HCM - Hypertrophic Cardiomyopathy - What is it and What does it mean?
What is HCM?
Hypertrophic Cardiomyopathy – the most common of acquired heart diseases in cats. It is a heart muscle disease where the left ventricle becomes thickened over time. It can happen at any age. It causes the heart to stop functioning as it should which can in turn cause blood clots, and it otherwise affects the structure and functioning of the heart. There is no cure, but the condition can be medicated. Some cats with HCM can live long and happy lives as long as they are medicated. It is a disease also know in humans. Some cats will only have a mild case, whilst others may be severe which may cause death.
Is sphynx the only breed it happens to?
There are many breeds known to be affected by HCM, including domestic cats, Maine Coons, Ragdolls, Norwegian Forest Cat, Siberian, just to name a few
Why should that mean anything to me?
With sphynx, HCM is thought to be genetic, although it can skip generations and turn up at any time. If an ancestor of a sphynx has been diagnosed for HCM, there is a disposition for the risk, but it does not mean the cat will develop HCM.
How can you test for it?
We recommend that all sphynx are tested. Due to the nature of the disease, you cannot test until they are 12 months old. We recommend this for all breeding cats and then annually. For all pet sphynx we recommend testing at least every 18 months from 12 months of age. Testing can vary in cost and is expensive, but well worthwhile.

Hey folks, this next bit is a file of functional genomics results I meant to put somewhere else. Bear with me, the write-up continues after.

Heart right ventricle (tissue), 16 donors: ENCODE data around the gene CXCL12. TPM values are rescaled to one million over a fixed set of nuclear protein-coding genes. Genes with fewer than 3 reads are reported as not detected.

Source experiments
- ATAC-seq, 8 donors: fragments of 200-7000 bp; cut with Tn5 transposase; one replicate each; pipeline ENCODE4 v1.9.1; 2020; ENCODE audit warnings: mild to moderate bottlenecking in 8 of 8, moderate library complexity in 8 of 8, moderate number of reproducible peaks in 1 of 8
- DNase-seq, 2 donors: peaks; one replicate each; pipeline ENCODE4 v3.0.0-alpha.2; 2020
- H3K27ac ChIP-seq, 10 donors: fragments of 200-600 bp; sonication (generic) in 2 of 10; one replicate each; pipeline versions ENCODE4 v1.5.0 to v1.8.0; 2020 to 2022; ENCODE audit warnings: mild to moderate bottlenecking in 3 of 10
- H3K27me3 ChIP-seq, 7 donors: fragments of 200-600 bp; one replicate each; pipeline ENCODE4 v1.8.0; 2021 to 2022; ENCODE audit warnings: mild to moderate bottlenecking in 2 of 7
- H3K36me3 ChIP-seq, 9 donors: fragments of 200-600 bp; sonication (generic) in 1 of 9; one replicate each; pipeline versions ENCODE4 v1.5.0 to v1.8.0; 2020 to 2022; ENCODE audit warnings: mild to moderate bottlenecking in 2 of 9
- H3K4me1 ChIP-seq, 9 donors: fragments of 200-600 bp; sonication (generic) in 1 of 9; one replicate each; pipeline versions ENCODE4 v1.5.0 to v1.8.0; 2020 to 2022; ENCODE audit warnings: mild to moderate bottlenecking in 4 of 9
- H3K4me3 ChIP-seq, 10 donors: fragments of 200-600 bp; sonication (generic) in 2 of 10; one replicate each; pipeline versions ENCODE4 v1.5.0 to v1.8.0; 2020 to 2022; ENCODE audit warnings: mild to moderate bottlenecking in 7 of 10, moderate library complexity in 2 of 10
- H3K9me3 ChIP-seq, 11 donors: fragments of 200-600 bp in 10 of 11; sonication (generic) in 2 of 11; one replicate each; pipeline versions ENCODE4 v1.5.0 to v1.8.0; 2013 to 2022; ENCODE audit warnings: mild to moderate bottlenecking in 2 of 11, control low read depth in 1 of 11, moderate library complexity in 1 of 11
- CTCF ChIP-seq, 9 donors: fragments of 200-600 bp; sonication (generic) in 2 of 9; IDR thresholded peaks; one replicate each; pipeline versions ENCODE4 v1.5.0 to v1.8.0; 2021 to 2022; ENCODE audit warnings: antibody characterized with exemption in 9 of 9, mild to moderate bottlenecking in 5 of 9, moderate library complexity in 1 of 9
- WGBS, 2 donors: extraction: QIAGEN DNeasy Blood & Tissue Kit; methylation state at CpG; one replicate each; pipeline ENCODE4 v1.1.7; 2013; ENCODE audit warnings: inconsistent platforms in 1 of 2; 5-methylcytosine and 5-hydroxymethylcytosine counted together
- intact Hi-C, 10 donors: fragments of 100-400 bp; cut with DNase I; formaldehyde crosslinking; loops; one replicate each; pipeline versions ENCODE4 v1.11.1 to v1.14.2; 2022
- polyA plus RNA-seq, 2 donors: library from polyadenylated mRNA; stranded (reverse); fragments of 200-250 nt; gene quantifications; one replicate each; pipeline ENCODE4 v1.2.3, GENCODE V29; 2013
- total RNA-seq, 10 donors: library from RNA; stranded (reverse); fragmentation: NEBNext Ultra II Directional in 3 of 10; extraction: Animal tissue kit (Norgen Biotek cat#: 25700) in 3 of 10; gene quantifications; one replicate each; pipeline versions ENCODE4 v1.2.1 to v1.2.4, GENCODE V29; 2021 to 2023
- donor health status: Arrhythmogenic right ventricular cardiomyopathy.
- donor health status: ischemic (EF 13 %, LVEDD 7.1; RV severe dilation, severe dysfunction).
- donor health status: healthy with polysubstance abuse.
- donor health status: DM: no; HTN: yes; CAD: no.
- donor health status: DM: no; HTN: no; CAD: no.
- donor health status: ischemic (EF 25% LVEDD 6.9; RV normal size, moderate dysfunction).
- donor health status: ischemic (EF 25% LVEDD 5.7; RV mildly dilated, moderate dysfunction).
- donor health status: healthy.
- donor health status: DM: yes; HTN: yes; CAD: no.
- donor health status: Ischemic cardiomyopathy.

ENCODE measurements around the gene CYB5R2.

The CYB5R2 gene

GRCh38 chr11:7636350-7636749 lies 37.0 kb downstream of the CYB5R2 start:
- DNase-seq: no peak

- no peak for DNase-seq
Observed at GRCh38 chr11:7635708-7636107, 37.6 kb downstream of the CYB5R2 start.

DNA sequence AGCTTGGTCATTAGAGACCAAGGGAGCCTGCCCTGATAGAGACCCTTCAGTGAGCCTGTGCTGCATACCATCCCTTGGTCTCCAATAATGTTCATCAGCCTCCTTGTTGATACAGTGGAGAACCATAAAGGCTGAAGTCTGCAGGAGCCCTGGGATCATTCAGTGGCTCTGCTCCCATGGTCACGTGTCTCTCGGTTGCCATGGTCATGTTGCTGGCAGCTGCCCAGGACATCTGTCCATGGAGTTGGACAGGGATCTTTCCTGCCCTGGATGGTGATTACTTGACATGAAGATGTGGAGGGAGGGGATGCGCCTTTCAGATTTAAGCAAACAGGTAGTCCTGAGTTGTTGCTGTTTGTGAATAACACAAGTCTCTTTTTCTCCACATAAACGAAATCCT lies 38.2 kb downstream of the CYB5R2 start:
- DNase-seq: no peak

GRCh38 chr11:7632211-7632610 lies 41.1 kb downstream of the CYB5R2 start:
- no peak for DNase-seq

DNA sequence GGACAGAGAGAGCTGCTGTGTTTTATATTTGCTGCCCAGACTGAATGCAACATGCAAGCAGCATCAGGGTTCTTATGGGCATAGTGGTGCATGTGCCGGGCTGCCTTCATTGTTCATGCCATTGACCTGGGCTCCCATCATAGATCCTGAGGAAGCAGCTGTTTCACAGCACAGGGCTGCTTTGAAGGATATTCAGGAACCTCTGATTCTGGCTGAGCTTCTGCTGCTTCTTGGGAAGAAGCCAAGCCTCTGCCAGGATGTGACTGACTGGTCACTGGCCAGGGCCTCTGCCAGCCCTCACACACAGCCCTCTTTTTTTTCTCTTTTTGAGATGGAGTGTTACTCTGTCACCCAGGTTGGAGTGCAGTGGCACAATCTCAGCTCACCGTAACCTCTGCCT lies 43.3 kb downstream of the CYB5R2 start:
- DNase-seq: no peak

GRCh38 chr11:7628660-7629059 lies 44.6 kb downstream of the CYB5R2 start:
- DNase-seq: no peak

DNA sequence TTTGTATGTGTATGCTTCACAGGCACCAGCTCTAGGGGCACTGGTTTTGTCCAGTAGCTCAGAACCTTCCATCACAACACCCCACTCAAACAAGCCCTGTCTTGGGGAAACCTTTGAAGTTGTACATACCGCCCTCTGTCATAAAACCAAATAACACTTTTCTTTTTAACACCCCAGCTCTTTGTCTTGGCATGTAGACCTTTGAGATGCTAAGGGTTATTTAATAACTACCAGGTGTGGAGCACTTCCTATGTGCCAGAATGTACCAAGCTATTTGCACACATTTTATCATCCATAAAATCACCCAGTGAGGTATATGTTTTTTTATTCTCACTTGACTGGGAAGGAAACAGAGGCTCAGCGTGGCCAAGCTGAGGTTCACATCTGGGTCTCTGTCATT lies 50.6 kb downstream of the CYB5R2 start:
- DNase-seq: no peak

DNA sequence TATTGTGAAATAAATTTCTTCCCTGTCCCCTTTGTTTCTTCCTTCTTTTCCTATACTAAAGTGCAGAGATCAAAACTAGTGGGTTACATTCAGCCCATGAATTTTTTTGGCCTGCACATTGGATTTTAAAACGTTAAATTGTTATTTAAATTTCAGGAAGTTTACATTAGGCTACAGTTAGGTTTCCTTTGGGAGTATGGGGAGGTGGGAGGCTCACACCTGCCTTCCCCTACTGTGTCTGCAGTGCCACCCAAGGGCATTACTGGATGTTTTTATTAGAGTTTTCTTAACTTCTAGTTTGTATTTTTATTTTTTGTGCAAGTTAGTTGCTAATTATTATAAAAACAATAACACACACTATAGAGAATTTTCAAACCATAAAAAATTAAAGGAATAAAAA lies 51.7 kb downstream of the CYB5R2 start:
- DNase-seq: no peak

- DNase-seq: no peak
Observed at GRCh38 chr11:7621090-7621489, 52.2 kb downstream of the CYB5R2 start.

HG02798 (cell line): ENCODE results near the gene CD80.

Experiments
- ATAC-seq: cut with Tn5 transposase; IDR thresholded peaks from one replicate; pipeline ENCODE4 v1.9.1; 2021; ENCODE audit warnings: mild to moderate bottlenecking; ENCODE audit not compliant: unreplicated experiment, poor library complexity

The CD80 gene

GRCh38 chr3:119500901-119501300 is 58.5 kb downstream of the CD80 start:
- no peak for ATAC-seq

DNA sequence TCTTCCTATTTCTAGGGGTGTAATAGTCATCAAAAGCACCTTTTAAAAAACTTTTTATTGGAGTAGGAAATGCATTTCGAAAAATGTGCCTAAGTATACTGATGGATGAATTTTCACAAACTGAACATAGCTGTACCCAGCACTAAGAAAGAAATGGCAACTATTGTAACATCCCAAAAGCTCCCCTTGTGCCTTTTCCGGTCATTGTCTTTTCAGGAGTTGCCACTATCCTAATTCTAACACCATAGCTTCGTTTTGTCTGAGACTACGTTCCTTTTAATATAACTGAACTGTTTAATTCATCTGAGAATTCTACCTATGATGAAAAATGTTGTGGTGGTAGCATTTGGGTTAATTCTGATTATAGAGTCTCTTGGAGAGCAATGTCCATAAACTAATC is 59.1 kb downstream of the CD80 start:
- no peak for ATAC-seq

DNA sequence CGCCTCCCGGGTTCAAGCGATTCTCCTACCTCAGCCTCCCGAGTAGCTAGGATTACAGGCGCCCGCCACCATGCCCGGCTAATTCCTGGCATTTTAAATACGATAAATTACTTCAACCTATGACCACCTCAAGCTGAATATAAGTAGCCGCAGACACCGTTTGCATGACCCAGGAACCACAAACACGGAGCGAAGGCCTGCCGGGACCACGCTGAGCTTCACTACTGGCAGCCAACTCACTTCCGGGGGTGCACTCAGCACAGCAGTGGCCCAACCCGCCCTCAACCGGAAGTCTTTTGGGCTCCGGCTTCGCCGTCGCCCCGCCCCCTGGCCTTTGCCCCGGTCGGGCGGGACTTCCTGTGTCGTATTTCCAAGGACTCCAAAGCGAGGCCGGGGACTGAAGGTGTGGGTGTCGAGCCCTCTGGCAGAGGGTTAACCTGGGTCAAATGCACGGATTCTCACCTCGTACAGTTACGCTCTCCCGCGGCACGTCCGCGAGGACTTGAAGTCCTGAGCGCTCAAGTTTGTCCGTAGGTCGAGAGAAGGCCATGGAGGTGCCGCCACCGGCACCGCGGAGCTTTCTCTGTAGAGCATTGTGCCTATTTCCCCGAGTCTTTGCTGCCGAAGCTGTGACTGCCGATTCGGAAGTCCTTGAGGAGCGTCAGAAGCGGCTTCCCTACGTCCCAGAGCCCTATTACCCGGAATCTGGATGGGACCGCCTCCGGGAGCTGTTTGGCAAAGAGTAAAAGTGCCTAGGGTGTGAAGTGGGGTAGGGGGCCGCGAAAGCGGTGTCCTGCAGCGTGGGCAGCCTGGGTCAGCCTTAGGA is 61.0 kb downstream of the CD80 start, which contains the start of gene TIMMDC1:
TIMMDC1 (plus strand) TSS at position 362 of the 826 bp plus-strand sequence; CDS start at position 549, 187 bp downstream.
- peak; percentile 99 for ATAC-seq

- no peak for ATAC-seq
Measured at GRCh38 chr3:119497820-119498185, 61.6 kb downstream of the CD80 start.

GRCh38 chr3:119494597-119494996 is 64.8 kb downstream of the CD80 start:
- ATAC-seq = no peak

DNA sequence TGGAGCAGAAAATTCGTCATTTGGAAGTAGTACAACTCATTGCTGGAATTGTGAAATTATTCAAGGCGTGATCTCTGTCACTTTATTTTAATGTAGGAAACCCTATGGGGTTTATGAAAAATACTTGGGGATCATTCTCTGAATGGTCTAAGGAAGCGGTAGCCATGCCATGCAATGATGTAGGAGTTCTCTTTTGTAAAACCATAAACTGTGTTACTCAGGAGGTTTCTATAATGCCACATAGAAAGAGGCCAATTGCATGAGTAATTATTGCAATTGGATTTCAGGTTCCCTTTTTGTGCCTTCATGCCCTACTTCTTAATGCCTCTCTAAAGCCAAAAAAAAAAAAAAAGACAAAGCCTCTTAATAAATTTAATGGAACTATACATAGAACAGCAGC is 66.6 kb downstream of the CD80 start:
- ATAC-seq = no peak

- There is no value in dna testing sphynx for HCM as there is no dna test for sphynx (there is a dna test for ragdolls and for one of the two known genes in Maine Coon)
- Pro-BNP Blood test may indicate an issue with the heart, but it is not HCM specific. There is also a large error factor when using this test to diagnose HCM in sphynx
- Echocardiogram – this is the gold standard for testing sphynx for HCM, and should be done by a feline cardiologist, not a general vet. There are currently five certified feline cardiologist in Australia. When purchasing a sphynx please ask to see original documentation of HCM results and if not possible, then ask for authority to contact the specialist to verify results.
Dr Fiona Campbell BVSc(Hons), MANZCVS, PhD, Dip ACVIM (Carrara, QLD) www.vss.net.au
Dr Brad Gavaghan BVSc MACVSc FACVSc (Brisbane, QLD) www.vss.net.au
Dr Richard Woolley BVETMed, Dop ECVIM-CA, MRCVS (Victoria) www.cprvictoria.com.au
Dr Rita Singh BSC,BVNS(Hons) Dip Vet Clin Stud, FACVSc, Dip AVCIM (Sydney) www.sashvets.com
Dr Niel Beijerink DVM, PhD, Dip ECVIM-CA (Sydney) www.sydney.edu.au/vetscience
What does it mean for my nakid?
When you are considering buying a sphynx, please verify the breeders stance on testing and ask for copies of current documentation or guarantees against HCM. Also ask for a copy of the pedigree and use the following websites to investigate the known incidence of HCM in those pedigrees before purchasing.